The Times interprets this as meaning that “Russia is willing to join international commodity agreements provided that Western countries are prepared to allow the U.S.S.R. what it regards as a fair share of the market.” In the diamond industry it will be remembered that Russia now sells all its diamonds through the South African Diamond Group. A correspondent writing in Reynolds News (16/10/60) went further and suggested that Western oil interests are trying to do a deal with Russia.

 

   The leading capitalists in the world, the mammoth international oil companies, are planning to break through the Cold War barriers that have throttled top-level political contact between East and West since the Paris Summit fiasco. They are determined to make a vast oil deal with the Russians. In effect, they want to set up a cartel agreement that would span all the world’s oil supplies . . . though the first news leaks, planned to test the temperature, refer to the scheme as a “ live and let live arrangement.”
The Plan: Russia should be allowed to move immediately and extensively into the huge European oil market. With a one-fifth increase in consumption in 1959, this is still the world’s biggest market despite mounting African and Asian demands.
In return, the Russians would offer the big international companies no oil challenge in the rest of the Western Zone and among the neutral nations.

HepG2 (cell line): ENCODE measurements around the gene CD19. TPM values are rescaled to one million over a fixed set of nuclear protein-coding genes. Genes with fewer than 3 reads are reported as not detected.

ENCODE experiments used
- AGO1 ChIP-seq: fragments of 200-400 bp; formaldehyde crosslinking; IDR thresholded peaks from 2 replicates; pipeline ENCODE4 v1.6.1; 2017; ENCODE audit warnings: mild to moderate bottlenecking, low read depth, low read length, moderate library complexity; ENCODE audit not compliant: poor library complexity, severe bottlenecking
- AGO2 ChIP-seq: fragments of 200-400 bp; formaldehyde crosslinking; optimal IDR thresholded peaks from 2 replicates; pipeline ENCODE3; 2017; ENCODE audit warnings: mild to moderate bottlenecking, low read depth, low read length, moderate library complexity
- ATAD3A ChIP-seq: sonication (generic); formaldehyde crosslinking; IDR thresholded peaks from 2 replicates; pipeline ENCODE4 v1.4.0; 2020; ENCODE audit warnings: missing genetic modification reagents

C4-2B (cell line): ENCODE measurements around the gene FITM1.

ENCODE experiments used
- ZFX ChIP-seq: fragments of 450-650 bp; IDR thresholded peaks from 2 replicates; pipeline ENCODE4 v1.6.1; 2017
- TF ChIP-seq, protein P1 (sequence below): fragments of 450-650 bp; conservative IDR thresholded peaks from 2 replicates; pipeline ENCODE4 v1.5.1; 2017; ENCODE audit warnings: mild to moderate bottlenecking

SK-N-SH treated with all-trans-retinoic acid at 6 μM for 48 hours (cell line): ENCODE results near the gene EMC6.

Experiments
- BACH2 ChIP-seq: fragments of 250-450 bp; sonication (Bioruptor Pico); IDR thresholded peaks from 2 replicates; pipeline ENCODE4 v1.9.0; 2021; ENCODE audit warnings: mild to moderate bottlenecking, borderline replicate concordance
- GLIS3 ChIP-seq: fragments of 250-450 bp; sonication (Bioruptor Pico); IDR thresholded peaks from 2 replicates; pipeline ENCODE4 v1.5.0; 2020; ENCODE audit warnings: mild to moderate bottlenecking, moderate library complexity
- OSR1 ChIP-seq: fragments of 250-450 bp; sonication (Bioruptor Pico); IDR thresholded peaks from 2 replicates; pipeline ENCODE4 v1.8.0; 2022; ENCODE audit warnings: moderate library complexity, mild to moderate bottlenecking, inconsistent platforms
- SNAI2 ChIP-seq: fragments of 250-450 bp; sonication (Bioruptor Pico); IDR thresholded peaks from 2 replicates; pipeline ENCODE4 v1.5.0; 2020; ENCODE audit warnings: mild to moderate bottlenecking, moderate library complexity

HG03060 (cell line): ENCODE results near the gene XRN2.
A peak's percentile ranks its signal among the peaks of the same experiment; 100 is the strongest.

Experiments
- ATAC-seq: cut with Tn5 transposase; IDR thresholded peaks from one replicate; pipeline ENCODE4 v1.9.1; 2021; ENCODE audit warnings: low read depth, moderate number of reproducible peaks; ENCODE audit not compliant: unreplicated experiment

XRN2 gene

Business Morality
Children may still be taught that honesty is the best policy and crime does not pay, but once they enter the adult world of business these notions fade away, not by “brainwashing” but simply by disuse; to be replaced by the practical rule that what is profitable is right, but when in doubt you should consult a good lawyer. In a successful take-over bid those who lose may set up an outcry about “shady methods,” but the business world really sees nothing wrong in taking over a concern at a fraction of its value, throwing out or buying out sitting directors, and getting rid of redundant workers. And when the takeover assumes the form of a government seizing foreign investments at dictated rates of compensation or none at all, the rest of the world sheds no tears over the “business immorality” of it but hurries in to trade with the new owners.

 

Cuba is a case in point. Fidel Castro’s government seized American-owned sugar plantations and factories and went on handling and selling the sugar on its own account. From the standout of capitalist morality these are “stolen goods.” So the American ex-owners started action to obstruct the sale of Cuban sugar by Castro’s government. At this point we turn to the Daily Telegraph (22/10/60), a correspondent of which had been making enquiries about the Americans’ chances.

 

The one thing entirely missing from the article was a nice upstanding declaration that of course they would not touch stolen goods, because that would be dishonest. The attitude rather was the purely legalistic one that the American companies do not stand a chance of proving their case. Not a denial that the Sugar is “stolen” but a near certainty that no American company can prove that a particular lot of unmarked Cuban sugar came from a particular factory which used to belong to the company.

 

The article quoted “a spokesman of a City firm” who said: “It is impossible to make any forecast. But if you have a cargo of, say 9,000 tons of sugar it would be very difficult for a person on the other side of the Atlantic to say: ‘These grains came from our factory’. “

 

Tate and Lyle’s are going on buying Cuban sugar and told the Daily Telegraph “We have not allowed our buying policy to change as a result of the dispute between the Cubans and the Americans.”

Edgar Hardcastle